According to the Pew Research Center, more than 90 percent of American adults have a cellphone and are therefore equipped with a powerful tool for engagement and health tracking. Medicaid patient populations, which have been hard to reach using traditional communications techniques, are more accessible via cellphone. Across the board, mobile health devices make it easier for patients and providers to communicate, which is the first step in strengthening the provider relationship and keeping patients on track and accountable for their health. Mobile technology also gives patients a sense of control through shared decision-making and goal setting, and helps them to understand the importance of adhering to treatment plans. Perhaps most importantly, engaged patients express greater satisfaction with the care they’ve received.
These technologies not only better connect with patients but also improve provider engagement. They enable physicians to close gaps in care with secure, HIPAA-compliant communications. According to Marc Mitchell, a lecturer on global health at the Harvard School of Public Health, mHealth monitoring reduces the number of adverse events, shortens the length of inpatient stays and reduces hospital readmissions. Greater compliance can also help providers meet meaningful use measures and lead to better reimbursements. Furthermore, mobile technologies can help bring about additional financial savings by reducing waste. Automating routine, time-consuming tasks such as appointment reminders streamlines administrative workflows and conserves human resources.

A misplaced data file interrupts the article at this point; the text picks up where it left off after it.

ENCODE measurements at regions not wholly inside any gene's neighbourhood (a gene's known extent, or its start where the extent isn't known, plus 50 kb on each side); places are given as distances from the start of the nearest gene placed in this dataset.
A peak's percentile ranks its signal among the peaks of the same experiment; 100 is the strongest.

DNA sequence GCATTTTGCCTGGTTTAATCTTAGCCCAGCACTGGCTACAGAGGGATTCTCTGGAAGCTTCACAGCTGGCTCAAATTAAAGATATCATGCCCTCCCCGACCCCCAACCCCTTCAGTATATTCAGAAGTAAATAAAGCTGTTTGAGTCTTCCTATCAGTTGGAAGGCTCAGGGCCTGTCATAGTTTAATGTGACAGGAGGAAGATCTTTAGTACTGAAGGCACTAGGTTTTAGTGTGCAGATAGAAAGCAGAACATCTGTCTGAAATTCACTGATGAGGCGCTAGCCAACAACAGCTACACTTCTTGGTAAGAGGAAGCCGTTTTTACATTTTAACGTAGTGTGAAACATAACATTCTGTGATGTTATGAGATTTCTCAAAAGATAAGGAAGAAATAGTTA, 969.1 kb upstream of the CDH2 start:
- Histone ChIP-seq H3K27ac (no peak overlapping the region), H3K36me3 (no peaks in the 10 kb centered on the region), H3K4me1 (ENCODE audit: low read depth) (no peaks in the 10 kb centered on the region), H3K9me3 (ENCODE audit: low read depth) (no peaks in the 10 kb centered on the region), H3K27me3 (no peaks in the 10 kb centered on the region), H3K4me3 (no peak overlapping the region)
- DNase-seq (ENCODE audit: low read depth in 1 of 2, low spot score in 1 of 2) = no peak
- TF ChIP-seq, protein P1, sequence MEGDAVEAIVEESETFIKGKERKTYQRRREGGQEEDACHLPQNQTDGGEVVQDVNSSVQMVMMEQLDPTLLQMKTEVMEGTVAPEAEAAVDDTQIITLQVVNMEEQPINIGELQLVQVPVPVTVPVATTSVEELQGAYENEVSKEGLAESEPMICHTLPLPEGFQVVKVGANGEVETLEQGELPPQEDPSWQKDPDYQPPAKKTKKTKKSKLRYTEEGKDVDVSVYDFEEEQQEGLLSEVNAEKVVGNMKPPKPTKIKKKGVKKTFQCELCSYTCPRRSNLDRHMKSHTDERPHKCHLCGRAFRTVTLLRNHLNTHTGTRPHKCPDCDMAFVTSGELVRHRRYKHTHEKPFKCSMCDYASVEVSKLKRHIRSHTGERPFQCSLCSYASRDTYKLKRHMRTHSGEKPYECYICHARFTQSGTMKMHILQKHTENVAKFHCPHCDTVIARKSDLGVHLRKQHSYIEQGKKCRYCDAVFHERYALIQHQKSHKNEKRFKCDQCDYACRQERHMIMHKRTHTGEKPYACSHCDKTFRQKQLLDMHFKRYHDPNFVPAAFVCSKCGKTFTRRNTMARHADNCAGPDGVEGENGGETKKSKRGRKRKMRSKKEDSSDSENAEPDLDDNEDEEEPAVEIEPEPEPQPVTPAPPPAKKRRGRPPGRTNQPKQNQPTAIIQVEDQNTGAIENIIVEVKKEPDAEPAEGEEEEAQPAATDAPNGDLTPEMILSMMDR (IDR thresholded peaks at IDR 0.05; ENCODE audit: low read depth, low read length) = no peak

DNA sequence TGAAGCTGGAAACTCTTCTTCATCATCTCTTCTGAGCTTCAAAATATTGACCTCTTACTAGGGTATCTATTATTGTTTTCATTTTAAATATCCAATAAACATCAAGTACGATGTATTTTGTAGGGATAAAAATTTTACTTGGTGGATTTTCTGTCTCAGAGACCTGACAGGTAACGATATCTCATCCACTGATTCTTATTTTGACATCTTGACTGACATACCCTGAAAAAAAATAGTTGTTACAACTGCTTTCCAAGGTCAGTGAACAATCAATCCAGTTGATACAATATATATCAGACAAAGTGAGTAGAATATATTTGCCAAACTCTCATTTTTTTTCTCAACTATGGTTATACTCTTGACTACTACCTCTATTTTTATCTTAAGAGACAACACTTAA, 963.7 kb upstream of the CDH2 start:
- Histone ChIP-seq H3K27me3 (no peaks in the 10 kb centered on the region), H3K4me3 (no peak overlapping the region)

The healthcare industry is undergoing rapid, wholesale changes in the way it transacts business, administers care, reimburses physicians and approaches the patient. Mobile technologies play a vital role in helping providers meet the triple aim of improving care and enhancing the patient experience while lowering costs. By facilitating the delivery of medical care, these devices allow organizations to engage individual patients and efficiently manage the health of entire patient populations – thereby improving outcomes. In sum, they enable provider organizations to make the transition from fee-for-service to accountable care while enhancing financial and organizational sustainability.
Patrick Clarkin is vice president of engineering at HIT Application Solutions.

No comments:

Post a Comment